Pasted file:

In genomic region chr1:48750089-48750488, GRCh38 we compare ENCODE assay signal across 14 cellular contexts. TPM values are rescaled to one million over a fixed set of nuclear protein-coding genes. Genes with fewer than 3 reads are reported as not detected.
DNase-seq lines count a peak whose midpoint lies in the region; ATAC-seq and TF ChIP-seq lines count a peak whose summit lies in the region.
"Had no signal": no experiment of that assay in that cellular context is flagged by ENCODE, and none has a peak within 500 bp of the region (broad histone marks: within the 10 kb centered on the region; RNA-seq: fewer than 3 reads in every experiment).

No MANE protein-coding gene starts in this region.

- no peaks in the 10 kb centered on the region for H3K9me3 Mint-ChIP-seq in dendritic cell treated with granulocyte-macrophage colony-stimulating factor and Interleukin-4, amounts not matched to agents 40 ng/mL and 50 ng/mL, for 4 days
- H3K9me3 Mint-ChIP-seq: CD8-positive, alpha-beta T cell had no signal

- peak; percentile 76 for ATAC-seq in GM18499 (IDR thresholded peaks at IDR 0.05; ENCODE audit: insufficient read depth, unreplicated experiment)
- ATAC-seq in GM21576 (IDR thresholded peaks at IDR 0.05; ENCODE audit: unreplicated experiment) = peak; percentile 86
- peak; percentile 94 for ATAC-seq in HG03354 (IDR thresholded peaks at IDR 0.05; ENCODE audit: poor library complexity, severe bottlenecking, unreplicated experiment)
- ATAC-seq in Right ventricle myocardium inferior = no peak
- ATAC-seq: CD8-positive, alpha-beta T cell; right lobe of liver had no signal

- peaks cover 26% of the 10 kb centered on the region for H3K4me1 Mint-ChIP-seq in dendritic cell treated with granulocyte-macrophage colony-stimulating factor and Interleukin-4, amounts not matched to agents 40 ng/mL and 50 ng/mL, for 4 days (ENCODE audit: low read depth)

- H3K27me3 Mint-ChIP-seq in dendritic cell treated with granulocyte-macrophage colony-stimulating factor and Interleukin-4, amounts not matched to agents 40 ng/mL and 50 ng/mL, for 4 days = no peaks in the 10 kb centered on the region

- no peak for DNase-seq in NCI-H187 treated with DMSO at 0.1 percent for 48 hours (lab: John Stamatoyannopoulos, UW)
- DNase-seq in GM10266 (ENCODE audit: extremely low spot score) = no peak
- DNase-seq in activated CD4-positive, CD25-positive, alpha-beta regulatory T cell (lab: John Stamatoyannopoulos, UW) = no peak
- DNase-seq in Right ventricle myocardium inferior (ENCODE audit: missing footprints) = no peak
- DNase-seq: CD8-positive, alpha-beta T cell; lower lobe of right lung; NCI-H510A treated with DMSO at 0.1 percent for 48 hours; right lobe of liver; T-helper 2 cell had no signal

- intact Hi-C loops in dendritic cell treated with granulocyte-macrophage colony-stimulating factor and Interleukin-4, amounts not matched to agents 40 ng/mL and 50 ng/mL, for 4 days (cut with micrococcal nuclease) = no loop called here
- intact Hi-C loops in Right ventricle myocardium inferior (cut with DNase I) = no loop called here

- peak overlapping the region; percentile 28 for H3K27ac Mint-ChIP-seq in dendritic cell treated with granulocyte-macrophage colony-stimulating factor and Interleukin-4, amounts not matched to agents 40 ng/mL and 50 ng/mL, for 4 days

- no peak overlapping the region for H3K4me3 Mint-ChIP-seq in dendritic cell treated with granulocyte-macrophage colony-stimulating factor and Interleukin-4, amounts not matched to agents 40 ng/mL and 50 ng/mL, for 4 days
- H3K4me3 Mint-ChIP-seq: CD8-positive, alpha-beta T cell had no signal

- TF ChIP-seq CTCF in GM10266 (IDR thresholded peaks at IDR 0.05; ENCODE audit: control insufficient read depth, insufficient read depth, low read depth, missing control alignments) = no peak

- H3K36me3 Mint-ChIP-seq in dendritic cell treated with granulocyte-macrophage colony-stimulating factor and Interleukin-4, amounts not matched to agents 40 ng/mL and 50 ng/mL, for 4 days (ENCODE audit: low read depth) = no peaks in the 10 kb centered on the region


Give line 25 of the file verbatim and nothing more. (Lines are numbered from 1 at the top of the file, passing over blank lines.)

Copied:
- H3K36me3 Mint-ChIP-seq in dendritic cell treated with granulocyte-macrophage colony-stimulating factor and Interleukin-4, amounts not matched to agents 40 ng/mL and 50 ng/mL, for 4 days (ENCODE audit: low read depth) = no peaks in the 10 kb centered on the region